Happy Birthday To My Sister, Who Would Have Been 48 Today.
Happy birthday, Beth.
It’s been nearly six months since we lost you without warning.
Six months of readjusting. Of not sleeping. Of staring at walls. Of eating less than usual.
Six months of wanting to do little else but talk to you. To talk about you.
Six months of rummaging through photos. Six months of texts and messages from heartbroken friends who’ve only just learned the news. Six months of cataloging messages delivered, every one sent with the very best of intentions.
Six months of questions. Of drafts thrown in the trash.
Six months of reminders that emerge from the clear blue — as blue as your eyes and as blue as the sky on that last goddamned day that I saw you.
I didn’t hug you that day.
I’m so sorry I didn’t hug you, Beth.
It’s been six months of generosity and grace from friends, from colleagues, from neighbors — all of whom heard the news and witnessed the shock and checked in repeatedly despite the echo of my excuses, my silence, my lies that I am okay.
Because I’m not at all okay with this. I’m faking my way through it 99% of the time. And I’m just trying to exhale.
For six months I’ve been holding my breath, hoping and praying for acceptance. I know that you are physically gone, yet I know that you will always be with me. It is these mutually exclusive states of mind that I haven’t yet wrapped my arms around.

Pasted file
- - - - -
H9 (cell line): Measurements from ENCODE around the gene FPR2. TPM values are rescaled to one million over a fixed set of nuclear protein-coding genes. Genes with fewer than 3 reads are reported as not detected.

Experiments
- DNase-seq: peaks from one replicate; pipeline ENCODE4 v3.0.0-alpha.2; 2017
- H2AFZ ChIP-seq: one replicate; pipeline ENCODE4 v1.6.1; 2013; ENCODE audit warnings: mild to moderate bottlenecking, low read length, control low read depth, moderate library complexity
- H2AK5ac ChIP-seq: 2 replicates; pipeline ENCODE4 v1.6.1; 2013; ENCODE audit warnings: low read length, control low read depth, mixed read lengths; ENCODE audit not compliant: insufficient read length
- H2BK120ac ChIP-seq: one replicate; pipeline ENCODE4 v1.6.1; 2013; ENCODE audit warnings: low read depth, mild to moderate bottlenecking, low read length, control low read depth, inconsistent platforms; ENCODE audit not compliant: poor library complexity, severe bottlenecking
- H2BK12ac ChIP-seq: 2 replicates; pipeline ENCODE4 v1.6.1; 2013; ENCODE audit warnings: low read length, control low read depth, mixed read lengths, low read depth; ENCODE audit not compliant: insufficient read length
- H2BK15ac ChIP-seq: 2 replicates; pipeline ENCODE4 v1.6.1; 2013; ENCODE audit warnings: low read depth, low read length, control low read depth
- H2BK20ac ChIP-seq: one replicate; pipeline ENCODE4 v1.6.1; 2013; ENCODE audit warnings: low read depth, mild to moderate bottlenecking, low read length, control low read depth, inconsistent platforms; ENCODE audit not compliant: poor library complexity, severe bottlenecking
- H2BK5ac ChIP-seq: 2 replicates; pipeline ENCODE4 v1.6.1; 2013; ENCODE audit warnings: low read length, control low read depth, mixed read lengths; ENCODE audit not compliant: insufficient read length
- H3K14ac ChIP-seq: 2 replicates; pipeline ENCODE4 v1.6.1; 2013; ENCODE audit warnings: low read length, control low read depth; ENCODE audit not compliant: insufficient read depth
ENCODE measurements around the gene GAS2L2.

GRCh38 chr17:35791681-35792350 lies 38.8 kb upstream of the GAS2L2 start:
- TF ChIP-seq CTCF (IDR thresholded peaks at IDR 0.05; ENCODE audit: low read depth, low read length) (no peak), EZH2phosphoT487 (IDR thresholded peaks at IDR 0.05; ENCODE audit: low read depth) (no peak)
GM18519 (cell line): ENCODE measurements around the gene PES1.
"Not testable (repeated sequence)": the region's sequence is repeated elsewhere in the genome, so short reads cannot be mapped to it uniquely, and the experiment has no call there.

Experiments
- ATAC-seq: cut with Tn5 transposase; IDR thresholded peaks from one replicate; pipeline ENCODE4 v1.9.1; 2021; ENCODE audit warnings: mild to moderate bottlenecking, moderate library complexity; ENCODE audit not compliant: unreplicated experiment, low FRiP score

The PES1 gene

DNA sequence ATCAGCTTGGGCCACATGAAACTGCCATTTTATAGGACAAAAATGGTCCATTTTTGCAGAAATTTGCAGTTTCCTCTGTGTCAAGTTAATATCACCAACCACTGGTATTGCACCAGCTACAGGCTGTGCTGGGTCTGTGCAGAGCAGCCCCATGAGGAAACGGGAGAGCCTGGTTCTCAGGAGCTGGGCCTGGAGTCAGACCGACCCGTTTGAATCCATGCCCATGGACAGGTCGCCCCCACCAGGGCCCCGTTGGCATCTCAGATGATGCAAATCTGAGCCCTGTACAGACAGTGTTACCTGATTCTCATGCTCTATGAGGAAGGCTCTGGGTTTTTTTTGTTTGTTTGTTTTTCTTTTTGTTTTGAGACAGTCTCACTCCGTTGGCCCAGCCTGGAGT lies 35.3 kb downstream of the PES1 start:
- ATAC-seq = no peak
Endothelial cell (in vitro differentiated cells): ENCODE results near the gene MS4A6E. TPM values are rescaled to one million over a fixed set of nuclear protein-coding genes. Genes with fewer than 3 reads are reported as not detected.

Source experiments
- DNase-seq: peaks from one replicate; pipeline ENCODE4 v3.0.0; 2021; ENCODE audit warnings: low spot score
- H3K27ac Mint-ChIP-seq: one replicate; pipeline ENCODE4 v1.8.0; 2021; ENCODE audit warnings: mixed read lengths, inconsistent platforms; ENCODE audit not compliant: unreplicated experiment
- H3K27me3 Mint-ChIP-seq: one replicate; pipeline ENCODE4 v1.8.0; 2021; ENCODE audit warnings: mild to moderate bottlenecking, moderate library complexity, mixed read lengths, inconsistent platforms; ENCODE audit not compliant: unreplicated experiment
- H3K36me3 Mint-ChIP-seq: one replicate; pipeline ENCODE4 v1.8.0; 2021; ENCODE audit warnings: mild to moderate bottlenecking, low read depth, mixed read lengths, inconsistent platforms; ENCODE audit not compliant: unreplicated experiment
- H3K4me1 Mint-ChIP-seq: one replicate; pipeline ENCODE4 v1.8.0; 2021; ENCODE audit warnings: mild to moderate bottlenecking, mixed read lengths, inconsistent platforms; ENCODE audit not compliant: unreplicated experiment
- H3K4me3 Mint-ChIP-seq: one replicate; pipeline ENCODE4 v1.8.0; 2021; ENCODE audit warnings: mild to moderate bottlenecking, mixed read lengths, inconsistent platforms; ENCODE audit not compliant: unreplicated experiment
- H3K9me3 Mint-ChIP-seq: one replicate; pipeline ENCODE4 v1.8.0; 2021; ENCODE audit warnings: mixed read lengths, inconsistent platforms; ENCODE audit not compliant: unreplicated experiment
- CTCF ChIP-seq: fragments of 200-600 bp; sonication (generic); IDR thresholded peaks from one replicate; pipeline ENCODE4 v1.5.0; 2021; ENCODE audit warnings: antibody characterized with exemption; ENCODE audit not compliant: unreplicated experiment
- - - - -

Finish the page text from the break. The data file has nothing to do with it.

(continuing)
For the past six months I’ve often gone to sleep in disbelief that you have actually died, waking up many days to the reality that I must, in fact, keep on breathing.
For six months I’ve wondered when I’ll have a dream about you, or feel you in my presence, or see your blue eyes without feeling sad.
For six months I’ve tried to write about you…
write to you…
write in honor of you…
… yet for six months, the normal comfort I find in stringing words together has become all but ghost-like.
Instead, I’ve been reading, searching for words to pull me from my sadness, perhaps closer to you. I read tributes written to you. I read your old Facebook posts. I read books dealing with grief and acceptance and gratitude. I distract myself reading essays and columns and news briefs and articles that have nothing to do with loss or sadness, sometimes feeling guilty if I dare to chuckle or smile or laugh.
But it occurred to me today, on what would have been your 48th birthday, that you’d want nothing of this sort of avoidance or wallowing.
Today, as I write this, for the first time since you died, I can hear your voice.
It’s distant, but it’s there, reminding me to exhale, and to share all these feelings with others who also walk this aching path.
For the first time in six months, as I take these baby steps to open up, I finally find it possible to exhale. Doing so, I can hear your laughter — instead of my pounding heart — while imagining your smiling face and your clear blue eyes.
I know you’d want me to laugh, to live, and to forgive myself for not hugging you that last time we were together.
“Knock it off,” you’d surely say. “You’re not always in charge, you know. I didn’t hug you, either. So there. But wait. Is there a Coke in the fridge?”
I wish I could hug you now, Beth. I wish I could tell you how much I miss you, and how sad I feel that I cannot.
Instead, I wish you the happiest of birthdays.
I am so grateful that you are at peace, and that you are always and forever right here in my heart.
I love you.